Trump administration officials and supporters dispute the institute’s statistics and contend they have obtained mostly favorable outcomes. On Sept. 11, for example, the U.S. District Court for the Western District of Virginia declined to block the Trump administration’s overhaul of the National Environmental Policy Act from taking effect, pending an ultimate decision on the legality of the regulatory changes.

But even conservative legal scholars said the mounting losses are impossible to ignore.

“There is a sense that the administration has been in a hurry and has been sloppy,” said Jonathan H. Adler, a conservative legal expert and professor of environmental law at Case Western Reserve University in Cleveland.

Courts have yet to rule on Trump’s biggest rollbacks of clean water rules, curbs to greenhouse gas emissions in automobiles and power plants and environmental reviews of infrastructure projects. But activists and Democratic attorneys general expressed confidence that judges would find the unwinding of even those environmental protections illegal, despite the work that went into them.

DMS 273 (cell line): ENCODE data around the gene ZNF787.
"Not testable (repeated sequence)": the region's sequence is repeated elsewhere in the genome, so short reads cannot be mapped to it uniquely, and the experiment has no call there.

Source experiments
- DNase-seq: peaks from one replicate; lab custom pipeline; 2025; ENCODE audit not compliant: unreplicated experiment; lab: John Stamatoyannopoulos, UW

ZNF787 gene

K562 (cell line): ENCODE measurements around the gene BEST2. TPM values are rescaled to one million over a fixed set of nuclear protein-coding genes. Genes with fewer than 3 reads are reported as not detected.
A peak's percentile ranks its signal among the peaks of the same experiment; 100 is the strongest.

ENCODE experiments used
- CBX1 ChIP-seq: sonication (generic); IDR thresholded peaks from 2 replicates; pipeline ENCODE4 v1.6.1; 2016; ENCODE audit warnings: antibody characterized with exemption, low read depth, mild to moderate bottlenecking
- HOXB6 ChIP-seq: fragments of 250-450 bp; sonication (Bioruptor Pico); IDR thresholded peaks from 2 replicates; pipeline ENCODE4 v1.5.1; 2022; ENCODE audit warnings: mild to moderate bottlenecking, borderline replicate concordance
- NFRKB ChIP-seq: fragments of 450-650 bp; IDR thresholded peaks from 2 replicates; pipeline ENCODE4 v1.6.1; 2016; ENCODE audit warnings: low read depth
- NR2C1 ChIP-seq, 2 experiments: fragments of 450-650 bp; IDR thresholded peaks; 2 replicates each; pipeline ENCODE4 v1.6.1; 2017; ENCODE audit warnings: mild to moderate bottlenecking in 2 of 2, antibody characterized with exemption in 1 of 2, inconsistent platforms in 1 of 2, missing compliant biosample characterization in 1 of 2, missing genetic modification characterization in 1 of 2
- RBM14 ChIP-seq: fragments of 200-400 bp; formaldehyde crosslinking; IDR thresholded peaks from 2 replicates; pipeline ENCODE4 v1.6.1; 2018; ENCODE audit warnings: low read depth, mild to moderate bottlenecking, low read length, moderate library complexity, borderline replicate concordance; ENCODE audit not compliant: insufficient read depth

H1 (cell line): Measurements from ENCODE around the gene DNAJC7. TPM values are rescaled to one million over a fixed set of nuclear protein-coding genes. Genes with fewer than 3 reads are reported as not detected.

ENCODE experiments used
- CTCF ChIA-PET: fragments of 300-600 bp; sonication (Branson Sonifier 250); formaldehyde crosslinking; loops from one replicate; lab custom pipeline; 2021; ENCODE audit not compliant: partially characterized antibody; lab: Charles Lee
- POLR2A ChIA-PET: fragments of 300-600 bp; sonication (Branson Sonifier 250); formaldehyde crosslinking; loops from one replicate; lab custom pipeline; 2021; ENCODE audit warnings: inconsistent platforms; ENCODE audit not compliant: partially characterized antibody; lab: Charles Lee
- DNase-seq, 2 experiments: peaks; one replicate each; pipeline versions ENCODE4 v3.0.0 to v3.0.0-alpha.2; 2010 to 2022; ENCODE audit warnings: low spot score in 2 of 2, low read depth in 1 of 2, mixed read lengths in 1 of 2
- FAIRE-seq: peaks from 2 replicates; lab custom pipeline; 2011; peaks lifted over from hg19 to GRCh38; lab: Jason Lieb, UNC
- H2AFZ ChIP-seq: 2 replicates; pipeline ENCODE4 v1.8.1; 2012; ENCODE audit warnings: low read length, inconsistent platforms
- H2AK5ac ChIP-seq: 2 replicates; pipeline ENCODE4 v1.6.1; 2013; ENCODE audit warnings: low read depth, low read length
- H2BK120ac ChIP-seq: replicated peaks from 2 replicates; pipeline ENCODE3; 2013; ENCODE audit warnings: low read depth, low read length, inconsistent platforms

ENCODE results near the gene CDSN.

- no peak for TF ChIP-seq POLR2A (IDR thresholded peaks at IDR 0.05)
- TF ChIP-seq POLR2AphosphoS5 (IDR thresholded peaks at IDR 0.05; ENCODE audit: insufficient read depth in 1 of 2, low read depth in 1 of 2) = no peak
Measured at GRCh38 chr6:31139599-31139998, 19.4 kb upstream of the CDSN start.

Early in the administration, a number of courts ruled that agencies acted illegally by providing little or no justification when they rewrote, weakened or repealed regulation.

Now courts are increasingly telling the EPA and Interior Department that their legal, scientific and economic analyses upholding rollbacks directly violate underlying laws.

Some of the decisions have been scathing.

“It is not only a sin to kill a mockingbird, it is also a crime. That has been the letter of the law for the past century. But if the Department of the Interior has its way, many mockingbirds and other migratory birds that delight people and support ecosystems throughout the country will be killed without legal consequence,” Judge Valerie Caproni of U.S. District Court for the Southern District of New York wrote in an August ruling that blocked the Trump administration’s relaxation of protections for migratory birds.

In a statement, the Interior Department said it still intended to move forward with a final rule on the changes.